Have you ever wondered what the life of a queen is like? What is it like to walk between the wings of a palace and where you can sip afternoon tea?
Home Advisor, in collaboration with architect Jelena Popovic, tried to answer these questions thanks to an elaborate work of digital graphic reworking of one of the most famous royal palaces in the world, Buckingham Palace. This company has collected many existing images and plans and has carried out fundamental historiographical research to reconstruct the rooms of the palace. This material was subsequently reworked by architect Popovic with the creation of a series of drawings and illustrations of the palace. The building has 775 rooms and 5 floors in height, and therefore, given its large size, it has been divided into three sections: the Central Block, the Queen's Apartments and the East Front.
This project was born, driven by the halo of curiosity and mystery that surrounds this palace due to the high secrecy that characterizes it. Although it has been the official London residence of the sovereigns of the United Kingdom since 1837, few rooms have been opened to the public in all these years.
Built-in 1703, Buckingham Palace can be visited by the public thanks to guided tours both virtually and in-person but what visitors can see during the visit is nothing compared to the majesty and complexity of the entire palace. The researchers have calculated the presence of 19 representative rooms, 52 main rooms, 92 offices, 188 service staff rooms and 78 bathrooms. In addition, there is a cinema, a swimming pool, a jewellery workshop, a medical clinic and a post office.
We then begin to explore the building starting from the Central Block characterized by a wide staircase of honour adorned by a long red carpet and walls on which there are many family portraits. Going upstairs we find the Green Drawing Room, the room where the Queen usually meets the Prime Minister and the Music Room which has hosted several royal baptisms including that of Prince William, the future King of England.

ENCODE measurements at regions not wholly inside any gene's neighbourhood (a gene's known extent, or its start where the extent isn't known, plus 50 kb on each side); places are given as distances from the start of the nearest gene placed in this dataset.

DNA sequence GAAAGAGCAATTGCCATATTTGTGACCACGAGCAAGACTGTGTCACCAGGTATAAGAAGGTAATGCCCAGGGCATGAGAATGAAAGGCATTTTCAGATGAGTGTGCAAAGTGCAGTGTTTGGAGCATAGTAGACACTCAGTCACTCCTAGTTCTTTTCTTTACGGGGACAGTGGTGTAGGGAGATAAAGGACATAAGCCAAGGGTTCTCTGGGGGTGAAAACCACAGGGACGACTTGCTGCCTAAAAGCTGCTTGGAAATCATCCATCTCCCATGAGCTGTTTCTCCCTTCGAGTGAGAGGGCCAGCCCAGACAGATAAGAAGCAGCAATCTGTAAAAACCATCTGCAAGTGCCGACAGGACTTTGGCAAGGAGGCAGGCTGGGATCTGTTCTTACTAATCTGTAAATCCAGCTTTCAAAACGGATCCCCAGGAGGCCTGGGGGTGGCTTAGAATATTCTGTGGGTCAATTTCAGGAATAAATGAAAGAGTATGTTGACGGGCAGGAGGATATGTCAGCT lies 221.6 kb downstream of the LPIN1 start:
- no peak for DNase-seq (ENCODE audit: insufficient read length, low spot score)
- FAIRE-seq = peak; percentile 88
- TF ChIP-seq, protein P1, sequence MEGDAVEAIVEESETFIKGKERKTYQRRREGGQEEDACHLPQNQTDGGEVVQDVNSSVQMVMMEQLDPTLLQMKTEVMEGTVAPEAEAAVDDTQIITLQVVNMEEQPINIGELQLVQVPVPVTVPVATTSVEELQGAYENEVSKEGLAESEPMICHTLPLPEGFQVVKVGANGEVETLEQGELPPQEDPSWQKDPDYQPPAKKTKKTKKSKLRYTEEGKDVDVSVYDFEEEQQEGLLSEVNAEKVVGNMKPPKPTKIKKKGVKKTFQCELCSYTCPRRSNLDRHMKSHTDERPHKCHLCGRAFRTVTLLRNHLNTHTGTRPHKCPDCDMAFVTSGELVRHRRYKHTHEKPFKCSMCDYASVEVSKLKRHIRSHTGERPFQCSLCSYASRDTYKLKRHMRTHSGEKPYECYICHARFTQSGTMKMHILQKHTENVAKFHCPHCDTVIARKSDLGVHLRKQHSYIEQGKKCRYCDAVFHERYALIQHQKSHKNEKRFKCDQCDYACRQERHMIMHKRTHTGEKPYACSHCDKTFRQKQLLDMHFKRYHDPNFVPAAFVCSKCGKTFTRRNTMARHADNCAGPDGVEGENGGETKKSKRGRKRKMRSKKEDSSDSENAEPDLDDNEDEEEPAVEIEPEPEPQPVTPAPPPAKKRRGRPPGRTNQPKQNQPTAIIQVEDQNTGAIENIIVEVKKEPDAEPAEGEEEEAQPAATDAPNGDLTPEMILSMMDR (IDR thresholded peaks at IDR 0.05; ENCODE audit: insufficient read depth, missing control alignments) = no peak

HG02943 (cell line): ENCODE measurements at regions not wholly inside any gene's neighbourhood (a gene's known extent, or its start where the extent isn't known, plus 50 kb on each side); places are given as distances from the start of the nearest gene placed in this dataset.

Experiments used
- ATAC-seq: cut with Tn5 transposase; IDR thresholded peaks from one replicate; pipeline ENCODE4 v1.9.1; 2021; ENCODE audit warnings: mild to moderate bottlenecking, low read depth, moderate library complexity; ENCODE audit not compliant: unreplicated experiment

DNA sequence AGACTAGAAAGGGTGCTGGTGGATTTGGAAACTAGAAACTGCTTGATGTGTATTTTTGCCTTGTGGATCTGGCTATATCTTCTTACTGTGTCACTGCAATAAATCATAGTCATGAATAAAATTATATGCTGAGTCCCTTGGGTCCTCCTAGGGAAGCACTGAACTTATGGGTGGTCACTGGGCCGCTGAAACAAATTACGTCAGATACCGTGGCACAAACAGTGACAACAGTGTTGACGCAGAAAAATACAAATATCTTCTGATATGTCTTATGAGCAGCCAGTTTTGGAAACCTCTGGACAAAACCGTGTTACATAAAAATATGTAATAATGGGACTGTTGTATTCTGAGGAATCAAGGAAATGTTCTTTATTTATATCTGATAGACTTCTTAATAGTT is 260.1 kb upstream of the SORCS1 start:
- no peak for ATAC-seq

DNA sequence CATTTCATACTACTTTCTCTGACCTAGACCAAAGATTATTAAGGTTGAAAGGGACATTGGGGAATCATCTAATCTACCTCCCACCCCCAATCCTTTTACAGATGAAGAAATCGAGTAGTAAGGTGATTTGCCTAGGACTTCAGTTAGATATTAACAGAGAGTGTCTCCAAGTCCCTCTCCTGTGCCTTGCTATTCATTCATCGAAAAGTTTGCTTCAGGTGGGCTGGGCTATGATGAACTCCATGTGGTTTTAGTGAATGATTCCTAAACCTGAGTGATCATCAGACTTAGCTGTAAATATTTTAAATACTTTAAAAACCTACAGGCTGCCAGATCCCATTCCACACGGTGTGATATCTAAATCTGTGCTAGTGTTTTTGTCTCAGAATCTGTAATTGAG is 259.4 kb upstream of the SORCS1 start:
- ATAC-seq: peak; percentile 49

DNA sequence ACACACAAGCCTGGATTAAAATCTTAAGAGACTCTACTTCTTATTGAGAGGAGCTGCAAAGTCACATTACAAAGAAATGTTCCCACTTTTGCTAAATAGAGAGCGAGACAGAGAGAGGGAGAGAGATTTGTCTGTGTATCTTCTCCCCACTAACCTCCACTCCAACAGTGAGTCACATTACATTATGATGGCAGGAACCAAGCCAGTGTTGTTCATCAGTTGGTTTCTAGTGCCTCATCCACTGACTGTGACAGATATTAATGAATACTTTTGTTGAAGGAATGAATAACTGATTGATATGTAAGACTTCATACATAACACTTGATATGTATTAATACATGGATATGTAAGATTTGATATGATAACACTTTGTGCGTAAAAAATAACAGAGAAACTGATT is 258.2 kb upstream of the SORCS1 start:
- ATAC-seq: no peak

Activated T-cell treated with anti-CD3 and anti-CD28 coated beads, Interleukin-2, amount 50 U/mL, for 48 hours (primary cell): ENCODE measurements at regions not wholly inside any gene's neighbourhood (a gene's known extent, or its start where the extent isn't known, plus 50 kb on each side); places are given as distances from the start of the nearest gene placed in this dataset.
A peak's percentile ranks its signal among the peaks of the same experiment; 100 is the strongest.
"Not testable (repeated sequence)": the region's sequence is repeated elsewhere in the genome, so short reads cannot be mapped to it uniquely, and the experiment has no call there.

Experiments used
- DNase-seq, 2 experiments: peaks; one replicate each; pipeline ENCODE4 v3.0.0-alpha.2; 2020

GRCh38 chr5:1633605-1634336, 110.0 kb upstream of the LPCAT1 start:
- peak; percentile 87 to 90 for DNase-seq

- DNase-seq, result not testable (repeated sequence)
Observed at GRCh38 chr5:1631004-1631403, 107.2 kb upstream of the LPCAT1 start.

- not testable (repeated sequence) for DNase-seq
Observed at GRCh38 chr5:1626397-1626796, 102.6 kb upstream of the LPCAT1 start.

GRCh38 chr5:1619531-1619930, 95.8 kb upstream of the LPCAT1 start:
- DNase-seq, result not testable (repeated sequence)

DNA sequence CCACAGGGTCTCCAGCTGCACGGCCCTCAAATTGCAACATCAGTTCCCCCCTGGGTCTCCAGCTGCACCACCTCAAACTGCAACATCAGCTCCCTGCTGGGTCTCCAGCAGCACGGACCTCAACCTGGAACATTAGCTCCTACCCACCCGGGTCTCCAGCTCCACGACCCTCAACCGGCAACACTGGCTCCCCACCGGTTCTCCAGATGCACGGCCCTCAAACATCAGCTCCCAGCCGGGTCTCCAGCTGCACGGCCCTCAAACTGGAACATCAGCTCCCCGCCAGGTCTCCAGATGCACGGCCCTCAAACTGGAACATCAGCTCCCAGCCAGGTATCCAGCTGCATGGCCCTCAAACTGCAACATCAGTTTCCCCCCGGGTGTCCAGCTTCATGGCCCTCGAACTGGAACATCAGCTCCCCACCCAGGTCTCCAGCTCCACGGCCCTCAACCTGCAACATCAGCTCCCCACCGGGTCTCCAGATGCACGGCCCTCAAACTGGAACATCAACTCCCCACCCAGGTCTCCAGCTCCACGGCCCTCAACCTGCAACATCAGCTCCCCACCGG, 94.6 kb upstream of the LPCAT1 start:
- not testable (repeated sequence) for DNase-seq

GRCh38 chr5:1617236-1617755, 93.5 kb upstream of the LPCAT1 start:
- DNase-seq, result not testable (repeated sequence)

The Queen's Apartments, the second section of this analysis, represent the most private and unreachable area of the palace. According to Home Advisor's research, there are only six rooms that the Queen is used to frequent daily together with her dearest people and her staff.
The third section studied by the research group is the East Front. Also known as the "public face" of Buckingham Palace is the facade of the palace which contains the famous balcony from which the royal family overlooks and greets the crowd on essential occasions. In this wing of the palace renovation work began earlier this year to a value of around £369 million. On the time of this event, the royal family decided to share the start of work inside the Yellow Drawing Room, in an Instagram post, in an attempt to involve the English people more and more.
The Recency Room is the room where numerous Christmas photographs of the royal family have been set.
Known as the most important room in the palace, in room 1844 the Queen often met many important guests such as former President Obama.
The White Drawing Room, on the other hand, is a more intimate environment as it is mainly used as a meeting place for members of the royal family.
The State dining room is one of the most recognizable rooms of the palace thanks to its sumptuousness and long wooden table. In this room took place the wedding reception of the Duke and Duchess of Cambridge.
Photo credits incipit: 272447 by Pixabay
Article photo credits: Home Advisor